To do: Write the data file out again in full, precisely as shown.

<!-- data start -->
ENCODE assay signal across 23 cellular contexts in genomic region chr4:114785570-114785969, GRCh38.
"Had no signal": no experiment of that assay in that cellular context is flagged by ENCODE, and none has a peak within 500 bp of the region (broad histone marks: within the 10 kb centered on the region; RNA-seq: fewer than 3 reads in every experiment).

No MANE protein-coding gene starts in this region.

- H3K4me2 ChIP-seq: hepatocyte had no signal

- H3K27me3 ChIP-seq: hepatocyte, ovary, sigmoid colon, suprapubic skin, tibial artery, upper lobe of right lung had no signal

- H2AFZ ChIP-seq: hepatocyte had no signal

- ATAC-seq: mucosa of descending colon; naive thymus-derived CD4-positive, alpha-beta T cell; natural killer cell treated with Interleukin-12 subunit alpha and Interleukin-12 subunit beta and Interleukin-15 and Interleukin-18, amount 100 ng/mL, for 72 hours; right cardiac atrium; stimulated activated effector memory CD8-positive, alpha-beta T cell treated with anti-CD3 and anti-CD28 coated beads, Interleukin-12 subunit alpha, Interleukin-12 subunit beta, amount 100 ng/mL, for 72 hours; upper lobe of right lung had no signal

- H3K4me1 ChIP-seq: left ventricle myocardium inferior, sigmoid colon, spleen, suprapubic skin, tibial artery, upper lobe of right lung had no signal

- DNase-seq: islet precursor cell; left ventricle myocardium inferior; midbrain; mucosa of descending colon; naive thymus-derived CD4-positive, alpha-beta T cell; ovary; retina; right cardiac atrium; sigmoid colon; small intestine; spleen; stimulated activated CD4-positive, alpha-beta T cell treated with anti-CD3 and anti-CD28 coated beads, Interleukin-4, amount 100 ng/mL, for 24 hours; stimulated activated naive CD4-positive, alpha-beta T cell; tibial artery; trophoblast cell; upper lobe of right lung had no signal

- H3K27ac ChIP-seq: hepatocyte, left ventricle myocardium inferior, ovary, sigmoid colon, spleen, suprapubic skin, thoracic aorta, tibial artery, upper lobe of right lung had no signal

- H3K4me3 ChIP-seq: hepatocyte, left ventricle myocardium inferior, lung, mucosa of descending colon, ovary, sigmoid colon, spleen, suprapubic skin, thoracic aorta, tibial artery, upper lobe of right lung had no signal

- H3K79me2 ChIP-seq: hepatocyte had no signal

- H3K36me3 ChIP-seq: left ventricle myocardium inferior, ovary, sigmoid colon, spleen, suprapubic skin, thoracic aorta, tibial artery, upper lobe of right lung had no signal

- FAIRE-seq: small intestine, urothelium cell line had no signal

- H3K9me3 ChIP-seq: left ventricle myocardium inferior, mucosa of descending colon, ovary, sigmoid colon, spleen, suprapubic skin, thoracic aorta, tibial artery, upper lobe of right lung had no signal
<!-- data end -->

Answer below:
ENCODE assay signal across 23 cellular contexts in genomic region chr4:114785570-114785969, GRCh38.
"Had no signal": no experiment of that assay in that cellular context is flagged by ENCODE, and none has a peak within 500 bp of the region (broad histone marks: within the 10 kb centered on the region; RNA-seq: fewer than 3 reads in every experiment).

No MANE protein-coding gene starts in this region.

- H3K4me2 ChIP-seq: hepatocyte had no signal

- H3K27me3 ChIP-seq: hepatocyte, ovary, sigmoid colon, suprapubic skin, tibial artery, upper lobe of right lung had no signal

- H2AFZ ChIP-seq: hepatocyte had no signal

- ATAC-seq: mucosa of descending colon; naive thymus-derived CD4-positive, alpha-beta T cell; natural killer cell treated with Interleukin-12 subunit alpha and Interleukin-12 subunit beta and Interleukin-15 and Interleukin-18, amount 100 ng/mL, for 72 hours; right cardiac atrium; stimulated activated effector memory CD8-positive, alpha-beta T cell treated with anti-CD3 and anti-CD28 coated beads, Interleukin-12 subunit alpha, Interleukin-12 subunit beta, amount 100 ng/mL, for 72 hours; upper lobe of right lung had no signal

- H3K4me1 ChIP-seq: left ventricle myocardium inferior, sigmoid colon, spleen, suprapubic skin, tibial artery, upper lobe of right lung had no signal

- DNase-seq: islet precursor cell; left ventricle myocardium inferior; midbrain; mucosa of descending colon; naive thymus-derived CD4-positive, alpha-beta T cell; ovary; retina; right cardiac atrium; sigmoid colon; small intestine; spleen; stimulated activated CD4-positive, alpha-beta T cell treated with anti-CD3 and anti-CD28 coated beads, Interleukin-4, amount 100 ng/mL, for 24 hours; stimulated activated naive CD4-positive, alpha-beta T cell; tibial artery; trophoblast cell; upper lobe of right lung had no signal

- H3K27ac ChIP-seq: hepatocyte, left ventricle myocardium inferior, ovary, sigmoid colon, spleen, suprapubic skin, thoracic aorta, tibial artery, upper lobe of right lung had no signal

- H3K4me3 ChIP-seq: hepatocyte, left ventricle myocardium inferior, lung, mucosa of descending colon, ovary, sigmoid colon, spleen, suprapubic skin, thoracic aorta, tibial artery, upper lobe of right lung had no signal

- H3K79me2 ChIP-seq: hepatocyte had no signal

- H3K36me3 ChIP-seq: left ventricle myocardium inferior, ovary, sigmoid colon, spleen, suprapubic skin, thoracic aorta, tibial artery, upper lobe of right lung had no signal

- FAIRE-seq: small intestine, urothelium cell line had no signal

- H3K9me3 ChIP-seq: left ventricle myocardium inferior, mucosa of descending colon, ovary, sigmoid colon, spleen, suprapubic skin, thoracic aorta, tibial artery, upper lobe of right lung had no signal